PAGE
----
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Bone Marrow Transplant. 2014 Mar;49(3):389-96. doi: 10.1038/bmt.2013.204. Epub 2014 Jan 13.

Impact of in vivo T-cell depletion on outcome of AML patients in first CR given peripheral blood stem cells and reduced-intensity conditioning allo-SCT from a HLA-identical sibling donor: a report from the Acute Leukemia Working Party of the European Group for Blood and Marrow Transplantation.

Author information

1
Department of Hematology, University of Liège, Liège, Belgium.
2
1] Clinical Hematology and Cellular Therapy Department, Hospital Saint Antoine, APHP, Paris, France [2] EBMT ALWP Office, Hospital Saint Antoine, Paris, France [3] Universite Pierre et Marie Curie, Paris, France [4] INSERM UMRs 938, Paris, France.
3
Hematology, CHU de Marseille, Marseille, France.
4
Hospital Clinico Universitario, Salamanca, Spain.
5
Hematology, CHU de Bordeaux, Bordeaux, France.
6
Centre for Clinical Haematology, Queen Elizabeth Hospital and School of Cancer Studies, University of Birmingham, Birmingham, UK.
7
Hematology, CHU de Toulouse, Toulouse, France.
8
Charles University Medical School and Teaching Hospital, Pilsen, Czech Republic.
9
BMT Unit, Department of Hematology, Hacettepe University, Ankara, Turkey.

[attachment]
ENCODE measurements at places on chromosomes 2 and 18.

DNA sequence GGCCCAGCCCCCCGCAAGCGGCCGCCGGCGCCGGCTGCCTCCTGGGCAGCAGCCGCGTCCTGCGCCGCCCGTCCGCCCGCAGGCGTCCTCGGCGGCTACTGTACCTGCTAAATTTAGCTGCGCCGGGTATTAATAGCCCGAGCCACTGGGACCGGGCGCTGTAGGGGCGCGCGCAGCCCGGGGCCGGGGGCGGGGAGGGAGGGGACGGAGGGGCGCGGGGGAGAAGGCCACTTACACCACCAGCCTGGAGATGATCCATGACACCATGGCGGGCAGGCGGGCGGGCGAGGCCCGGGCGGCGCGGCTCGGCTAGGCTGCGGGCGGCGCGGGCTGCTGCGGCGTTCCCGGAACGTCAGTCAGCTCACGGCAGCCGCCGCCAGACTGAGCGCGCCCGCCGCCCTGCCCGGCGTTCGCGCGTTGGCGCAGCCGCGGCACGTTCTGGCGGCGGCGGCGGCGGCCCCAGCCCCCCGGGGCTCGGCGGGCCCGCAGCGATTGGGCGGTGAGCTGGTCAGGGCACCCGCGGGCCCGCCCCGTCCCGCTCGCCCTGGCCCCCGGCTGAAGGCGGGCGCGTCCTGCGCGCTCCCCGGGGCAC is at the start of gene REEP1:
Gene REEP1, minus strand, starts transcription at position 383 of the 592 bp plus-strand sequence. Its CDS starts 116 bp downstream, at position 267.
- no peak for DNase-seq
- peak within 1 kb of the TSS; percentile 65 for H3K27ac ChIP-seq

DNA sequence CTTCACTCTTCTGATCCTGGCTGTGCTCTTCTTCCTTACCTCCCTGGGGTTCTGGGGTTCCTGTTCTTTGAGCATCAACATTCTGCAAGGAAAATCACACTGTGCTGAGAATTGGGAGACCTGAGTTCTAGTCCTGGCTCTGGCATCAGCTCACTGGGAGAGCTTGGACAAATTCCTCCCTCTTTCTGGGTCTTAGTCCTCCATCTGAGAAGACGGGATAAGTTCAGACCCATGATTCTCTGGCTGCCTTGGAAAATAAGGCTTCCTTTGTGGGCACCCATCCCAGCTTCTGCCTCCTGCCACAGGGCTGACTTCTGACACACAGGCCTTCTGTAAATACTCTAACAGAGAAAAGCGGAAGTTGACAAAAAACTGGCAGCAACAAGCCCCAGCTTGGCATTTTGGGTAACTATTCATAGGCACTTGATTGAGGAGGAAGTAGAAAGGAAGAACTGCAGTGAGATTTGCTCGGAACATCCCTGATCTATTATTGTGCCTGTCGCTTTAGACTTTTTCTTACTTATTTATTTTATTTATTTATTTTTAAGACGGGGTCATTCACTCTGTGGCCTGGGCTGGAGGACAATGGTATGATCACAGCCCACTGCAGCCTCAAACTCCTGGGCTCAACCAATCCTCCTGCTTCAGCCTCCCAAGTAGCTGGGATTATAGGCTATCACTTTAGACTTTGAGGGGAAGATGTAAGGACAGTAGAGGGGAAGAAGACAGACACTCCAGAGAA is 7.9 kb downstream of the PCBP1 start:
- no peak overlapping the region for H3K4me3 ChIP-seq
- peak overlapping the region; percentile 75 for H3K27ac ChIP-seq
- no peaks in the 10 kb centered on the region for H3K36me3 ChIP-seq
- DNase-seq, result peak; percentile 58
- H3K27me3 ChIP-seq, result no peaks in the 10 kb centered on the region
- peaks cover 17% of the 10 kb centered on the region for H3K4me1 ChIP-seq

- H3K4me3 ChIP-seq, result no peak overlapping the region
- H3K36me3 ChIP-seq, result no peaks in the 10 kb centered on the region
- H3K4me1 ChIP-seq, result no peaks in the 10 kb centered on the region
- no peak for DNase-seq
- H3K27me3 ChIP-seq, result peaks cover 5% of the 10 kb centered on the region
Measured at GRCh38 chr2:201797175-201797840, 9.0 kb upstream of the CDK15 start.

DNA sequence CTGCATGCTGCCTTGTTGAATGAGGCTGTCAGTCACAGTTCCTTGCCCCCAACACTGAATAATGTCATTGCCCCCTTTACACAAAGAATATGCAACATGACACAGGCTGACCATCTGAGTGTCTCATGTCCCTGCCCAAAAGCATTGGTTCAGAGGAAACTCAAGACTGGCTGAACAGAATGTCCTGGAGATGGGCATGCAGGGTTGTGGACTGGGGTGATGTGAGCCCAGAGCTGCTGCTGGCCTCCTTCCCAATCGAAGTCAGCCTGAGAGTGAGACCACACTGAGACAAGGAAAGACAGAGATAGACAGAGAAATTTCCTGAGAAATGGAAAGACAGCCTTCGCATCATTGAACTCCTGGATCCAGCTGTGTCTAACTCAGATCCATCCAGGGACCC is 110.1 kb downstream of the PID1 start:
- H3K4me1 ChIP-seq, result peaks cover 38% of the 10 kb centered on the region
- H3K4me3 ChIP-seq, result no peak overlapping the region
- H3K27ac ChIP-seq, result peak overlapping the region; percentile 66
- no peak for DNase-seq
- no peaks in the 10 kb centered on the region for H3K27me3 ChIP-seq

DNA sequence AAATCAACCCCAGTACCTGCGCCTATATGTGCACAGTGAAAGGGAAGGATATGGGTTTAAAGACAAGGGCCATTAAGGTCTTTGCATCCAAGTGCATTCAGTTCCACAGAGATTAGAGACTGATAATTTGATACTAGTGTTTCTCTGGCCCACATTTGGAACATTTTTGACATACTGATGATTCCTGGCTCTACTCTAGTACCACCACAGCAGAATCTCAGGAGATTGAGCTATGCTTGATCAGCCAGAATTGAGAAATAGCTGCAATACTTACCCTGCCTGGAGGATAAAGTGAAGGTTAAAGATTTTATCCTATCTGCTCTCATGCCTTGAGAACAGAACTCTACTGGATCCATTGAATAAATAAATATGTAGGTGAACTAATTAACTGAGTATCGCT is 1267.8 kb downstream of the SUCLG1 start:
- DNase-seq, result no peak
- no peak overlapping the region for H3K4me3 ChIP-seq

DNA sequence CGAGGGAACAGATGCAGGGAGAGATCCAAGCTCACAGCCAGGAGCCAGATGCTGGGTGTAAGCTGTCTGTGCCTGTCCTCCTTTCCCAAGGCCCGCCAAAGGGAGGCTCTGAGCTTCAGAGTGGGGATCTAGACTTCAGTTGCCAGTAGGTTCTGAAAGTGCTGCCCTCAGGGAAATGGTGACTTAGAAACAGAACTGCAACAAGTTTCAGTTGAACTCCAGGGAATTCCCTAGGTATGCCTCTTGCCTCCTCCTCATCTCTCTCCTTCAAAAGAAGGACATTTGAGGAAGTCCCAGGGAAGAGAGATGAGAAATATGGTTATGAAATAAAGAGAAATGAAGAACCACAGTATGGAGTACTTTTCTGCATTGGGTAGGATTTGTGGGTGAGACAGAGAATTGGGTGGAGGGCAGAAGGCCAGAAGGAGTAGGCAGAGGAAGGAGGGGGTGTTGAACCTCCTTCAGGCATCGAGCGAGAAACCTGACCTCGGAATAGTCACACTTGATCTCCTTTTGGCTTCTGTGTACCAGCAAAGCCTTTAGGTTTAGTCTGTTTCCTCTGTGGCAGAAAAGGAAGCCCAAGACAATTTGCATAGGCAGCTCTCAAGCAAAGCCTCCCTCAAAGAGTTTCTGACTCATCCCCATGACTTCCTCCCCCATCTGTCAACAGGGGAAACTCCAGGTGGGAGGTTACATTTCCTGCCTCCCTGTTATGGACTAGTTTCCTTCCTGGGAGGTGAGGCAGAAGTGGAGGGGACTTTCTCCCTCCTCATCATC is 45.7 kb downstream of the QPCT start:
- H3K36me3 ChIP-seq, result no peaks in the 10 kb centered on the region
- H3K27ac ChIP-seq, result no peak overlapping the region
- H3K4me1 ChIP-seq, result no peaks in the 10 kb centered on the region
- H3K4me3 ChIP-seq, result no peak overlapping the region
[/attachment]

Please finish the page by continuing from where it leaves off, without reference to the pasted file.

10
Bone Marrow Transplantation, Saint-Louis Hospital, Paris, France.
11
Hematology, CHU de Nantes, Nantes, France.
12
Hope Directorate, St James's Hospital, Dublin, Ireland, UK.
13
Department of Hematology, University Hospital, Linköping, Sweden.
14
ICO-Hospital Duran i Reynals, l'Hospitalet de Llobregat, Barcelona, Spain.
15
Hematology Division, Sheba medical Center, Tel-Aviv University, Tel-Hashomer, Israel.

Abstract

The impact of in vivo T-cell depletion on transplantation outcomes in patients transplanted with reduced-intensity conditioning (RIC) remains controversial. This study assessed the outcome of 1250 adult patients with de novo AML in first CR (CR1) given PBSC from HLA-identical siblings after chemotherapy-based RIC. A total of 554 patients did not receive any form of in vivo T-cell depletion (control group), whereas antithymocyte globulin (ATG) and alemtuzumab were given in 444 and 252 patients, respectively. The incidences of grade II-IV acute GVHD were 21.4, 17.6 and 10.2% in control, ATG and alemtuzumab patients, respectively (P<0.001). In multivariate analysis, the use of ATG and the use of alemtuzumab were each associated with a lower risk of chronic GVHD (P<0.001 each), but a similar risk of relapse, and of nonrelapse mortality, and similar leukemia-free survival and OS. Further, among patients given BU-based RIC, the use of <6 mg/kg ATG did not increase the risk of relapse (hazard ratio, HR=1.1), whereas there was a suggestion for higher relapse risk in patients given 6 mg/kg ATG (HR=1.4, P=0.08). In summary, these data suggest that a certain amount of in vivo T-cell depletion can be safely used in the conditioning of AML patients in CR1 given PBSC after chemotherapy-based RIC.

PMID:
24419525
DOI:
10.1038/bmt.2013.204
[Indexed for MEDLINE]
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